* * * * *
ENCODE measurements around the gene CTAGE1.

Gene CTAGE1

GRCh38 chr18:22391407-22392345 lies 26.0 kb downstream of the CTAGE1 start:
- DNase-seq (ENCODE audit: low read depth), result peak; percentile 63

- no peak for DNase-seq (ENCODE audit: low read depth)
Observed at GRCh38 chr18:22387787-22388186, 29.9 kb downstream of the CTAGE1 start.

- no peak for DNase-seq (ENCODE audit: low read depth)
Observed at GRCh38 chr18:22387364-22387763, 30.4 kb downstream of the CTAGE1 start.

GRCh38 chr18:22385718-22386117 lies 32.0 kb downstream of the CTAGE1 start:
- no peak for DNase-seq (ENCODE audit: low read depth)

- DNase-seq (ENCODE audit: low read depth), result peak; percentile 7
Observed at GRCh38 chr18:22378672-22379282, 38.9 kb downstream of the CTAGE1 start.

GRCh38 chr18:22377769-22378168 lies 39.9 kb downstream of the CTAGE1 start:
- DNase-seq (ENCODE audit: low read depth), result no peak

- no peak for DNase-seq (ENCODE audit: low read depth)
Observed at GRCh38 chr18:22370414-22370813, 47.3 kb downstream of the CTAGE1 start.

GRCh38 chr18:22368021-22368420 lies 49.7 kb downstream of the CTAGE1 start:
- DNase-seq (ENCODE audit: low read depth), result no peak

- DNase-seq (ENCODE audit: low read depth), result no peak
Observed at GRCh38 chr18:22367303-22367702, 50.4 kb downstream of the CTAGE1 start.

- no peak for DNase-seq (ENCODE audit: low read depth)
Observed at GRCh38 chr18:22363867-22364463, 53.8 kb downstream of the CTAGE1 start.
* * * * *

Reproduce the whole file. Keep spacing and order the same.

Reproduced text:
ENCODE measurements around the gene CTAGE1.

Gene CTAGE1

GRCh38 chr18:22391407-22392345 lies 26.0 kb downstream of the CTAGE1 start:
- DNase-seq (ENCODE audit: low read depth), result peak; percentile 63

- no peak for DNase-seq (ENCODE audit: low read depth)
Observed at GRCh38 chr18:22387787-22388186, 29.9 kb downstream of the CTAGE1 start.

- no peak for DNase-seq (ENCODE audit: low read depth)
Observed at GRCh38 chr18:22387364-22387763, 30.4 kb downstream of the CTAGE1 start.

GRCh38 chr18:22385718-22386117 lies 32.0 kb downstream of the CTAGE1 start:
- no peak for DNase-seq (ENCODE audit: low read depth)

- DNase-seq (ENCODE audit: low read depth), result peak; percentile 7
Observed at GRCh38 chr18:22378672-22379282, 38.9 kb downstream of the CTAGE1 start.

GRCh38 chr18:22377769-22378168 lies 39.9 kb downstream of the CTAGE1 start:
- DNase-seq (ENCODE audit: low read depth), result no peak

- no peak for DNase-seq (ENCODE audit: low read depth)
Observed at GRCh38 chr18:22370414-22370813, 47.3 kb downstream of the CTAGE1 start.

GRCh38 chr18:22368021-22368420 lies 49.7 kb downstream of the CTAGE1 start:
- DNase-seq (ENCODE audit: low read depth), result no peak

- DNase-seq (ENCODE audit: low read depth), result no peak
Observed at GRCh38 chr18:22367303-22367702, 50.4 kb downstream of the CTAGE1 start.

- no peak for DNase-seq (ENCODE audit: low read depth)
Observed at GRCh38 chr18:22363867-22364463, 53.8 kb downstream of the CTAGE1 start.